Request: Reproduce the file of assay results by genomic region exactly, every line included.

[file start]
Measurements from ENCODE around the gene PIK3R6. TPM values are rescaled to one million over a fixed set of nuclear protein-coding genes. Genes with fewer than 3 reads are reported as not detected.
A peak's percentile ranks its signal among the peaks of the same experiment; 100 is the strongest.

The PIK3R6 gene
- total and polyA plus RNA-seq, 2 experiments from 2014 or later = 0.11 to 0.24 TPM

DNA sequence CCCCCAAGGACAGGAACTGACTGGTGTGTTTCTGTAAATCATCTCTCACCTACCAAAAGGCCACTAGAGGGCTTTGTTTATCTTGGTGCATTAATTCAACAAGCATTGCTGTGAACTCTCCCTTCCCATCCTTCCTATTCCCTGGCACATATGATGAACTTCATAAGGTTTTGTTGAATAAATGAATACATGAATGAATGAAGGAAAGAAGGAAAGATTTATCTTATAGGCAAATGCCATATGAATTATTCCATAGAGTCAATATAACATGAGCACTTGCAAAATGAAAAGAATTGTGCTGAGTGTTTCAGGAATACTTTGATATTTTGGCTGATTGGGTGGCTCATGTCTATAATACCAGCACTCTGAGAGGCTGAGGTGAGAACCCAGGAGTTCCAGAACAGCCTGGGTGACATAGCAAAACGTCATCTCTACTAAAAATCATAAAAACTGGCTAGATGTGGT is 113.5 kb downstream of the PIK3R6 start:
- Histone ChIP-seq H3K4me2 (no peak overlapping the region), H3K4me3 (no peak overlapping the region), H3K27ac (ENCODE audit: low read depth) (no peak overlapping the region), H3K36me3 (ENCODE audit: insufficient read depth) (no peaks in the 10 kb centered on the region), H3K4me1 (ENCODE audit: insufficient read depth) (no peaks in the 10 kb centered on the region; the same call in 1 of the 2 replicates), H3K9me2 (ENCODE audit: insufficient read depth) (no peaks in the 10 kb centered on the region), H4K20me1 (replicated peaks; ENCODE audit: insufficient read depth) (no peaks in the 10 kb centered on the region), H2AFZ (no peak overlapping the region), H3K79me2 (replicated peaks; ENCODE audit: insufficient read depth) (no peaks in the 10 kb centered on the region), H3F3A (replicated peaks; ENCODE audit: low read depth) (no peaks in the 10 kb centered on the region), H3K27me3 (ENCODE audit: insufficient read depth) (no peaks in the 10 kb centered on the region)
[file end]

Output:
Measurements from ENCODE around the gene PIK3R6. TPM values are rescaled to one million over a fixed set of nuclear protein-coding genes. Genes with fewer than 3 reads are reported as not detected.
A peak's percentile ranks its signal among the peaks of the same experiment; 100 is the strongest.

The PIK3R6 gene
- total and polyA plus RNA-seq, 2 experiments from 2014 or later = 0.11 to 0.24 TPM

DNA sequence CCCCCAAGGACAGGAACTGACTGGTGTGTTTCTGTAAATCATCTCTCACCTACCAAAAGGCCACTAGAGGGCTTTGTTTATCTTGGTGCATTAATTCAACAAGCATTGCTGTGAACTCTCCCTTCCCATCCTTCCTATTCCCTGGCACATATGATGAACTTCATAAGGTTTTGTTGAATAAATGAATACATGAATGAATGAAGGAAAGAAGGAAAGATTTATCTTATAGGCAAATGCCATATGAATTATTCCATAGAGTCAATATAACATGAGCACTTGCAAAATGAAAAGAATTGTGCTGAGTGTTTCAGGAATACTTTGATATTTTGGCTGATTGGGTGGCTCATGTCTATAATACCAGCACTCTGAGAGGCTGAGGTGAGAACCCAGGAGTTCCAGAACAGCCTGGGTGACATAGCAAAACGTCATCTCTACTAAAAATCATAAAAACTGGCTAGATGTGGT is 113.5 kb downstream of the PIK3R6 start:
- Histone ChIP-seq H3K4me2 (no peak overlapping the region), H3K4me3 (no peak overlapping the region), H3K27ac (ENCODE audit: low read depth) (no peak overlapping the region), H3K36me3 (ENCODE audit: insufficient read depth) (no peaks in the 10 kb centered on the region), H3K4me1 (ENCODE audit: insufficient read depth) (no peaks in the 10 kb centered on the region; the same call in 1 of the 2 replicates), H3K9me2 (ENCODE audit: insufficient read depth) (no peaks in the 10 kb centered on the region), H4K20me1 (replicated peaks; ENCODE audit: insufficient read depth) (no peaks in the 10 kb centered on the region), H2AFZ (no peak overlapping the region), H3K79me2 (replicated peaks; ENCODE audit: insufficient read depth) (no peaks in the 10 kb centered on the region), H3F3A (replicated peaks; ENCODE audit: low read depth) (no peaks in the 10 kb centered on the region), H3K27me3 (ENCODE audit: insufficient read depth) (no peaks in the 10 kb centered on the region)